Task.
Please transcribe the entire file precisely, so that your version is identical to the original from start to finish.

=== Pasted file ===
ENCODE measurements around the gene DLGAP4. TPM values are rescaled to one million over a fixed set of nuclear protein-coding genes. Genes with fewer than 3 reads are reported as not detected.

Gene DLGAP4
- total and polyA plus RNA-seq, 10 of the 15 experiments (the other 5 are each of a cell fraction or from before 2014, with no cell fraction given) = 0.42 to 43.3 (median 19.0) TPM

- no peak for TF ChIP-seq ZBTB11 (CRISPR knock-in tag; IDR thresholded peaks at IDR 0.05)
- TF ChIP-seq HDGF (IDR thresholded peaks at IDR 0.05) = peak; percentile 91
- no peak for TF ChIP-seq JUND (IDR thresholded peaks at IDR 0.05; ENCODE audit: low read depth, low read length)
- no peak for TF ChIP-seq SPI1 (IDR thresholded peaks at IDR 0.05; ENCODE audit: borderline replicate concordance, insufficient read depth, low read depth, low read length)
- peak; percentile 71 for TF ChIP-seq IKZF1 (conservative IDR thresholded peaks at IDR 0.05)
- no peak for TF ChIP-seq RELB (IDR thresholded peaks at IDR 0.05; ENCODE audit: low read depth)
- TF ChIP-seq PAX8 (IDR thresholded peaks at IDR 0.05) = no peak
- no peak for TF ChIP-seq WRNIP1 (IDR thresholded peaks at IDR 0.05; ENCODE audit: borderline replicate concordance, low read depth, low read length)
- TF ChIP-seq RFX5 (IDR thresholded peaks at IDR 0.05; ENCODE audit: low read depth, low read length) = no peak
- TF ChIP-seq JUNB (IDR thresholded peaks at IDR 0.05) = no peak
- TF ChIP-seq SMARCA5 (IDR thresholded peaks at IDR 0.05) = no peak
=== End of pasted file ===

ENCODE measurements around the gene DLGAP4. TPM values are rescaled to one million over a fixed set of nuclear protein-coding genes. Genes with fewer than 3 reads are reported as not detected.

Gene DLGAP4
- total and polyA plus RNA-seq, 10 of the 15 experiments (the other 5 are each of a cell fraction or from before 2014, with no cell fraction given) = 0.42 to 43.3 (median 19.0) TPM

- no peak for TF ChIP-seq ZBTB11 (CRISPR knock-in tag; IDR thresholded peaks at IDR 0.05)
- TF ChIP-seq HDGF (IDR thresholded peaks at IDR 0.05) = peak; percentile 91
- no peak for TF ChIP-seq JUND (IDR thresholded peaks at IDR 0.05; ENCODE audit: low read depth, low read length)
- no peak for TF ChIP-seq SPI1 (IDR thresholded peaks at IDR 0.05; ENCODE audit: borderline replicate concordance, insufficient read depth, low read depth, low read length)
- peak; percentile 71 for TF ChIP-seq IKZF1 (conservative IDR thresholded peaks at IDR 0.05)
- no peak for TF ChIP-seq RELB (IDR thresholded peaks at IDR 0.05; ENCODE audit: low read depth)
- TF ChIP-seq PAX8 (IDR thresholded peaks at IDR 0.05) = no peak
- no peak for TF ChIP-seq WRNIP1 (IDR thresholded peaks at IDR 0.05; ENCODE audit: borderline replicate concordance, low read depth, low read length)
- TF ChIP-seq RFX5 (IDR thresholded peaks at IDR 0.05; ENCODE audit: low read depth, low read length) = no peak
- TF ChIP-seq JUNB (IDR thresholded peaks at IDR 0.05) = no peak
- TF ChIP-seq SMARCA5 (IDR thresholded peaks at IDR 0.05) = no peak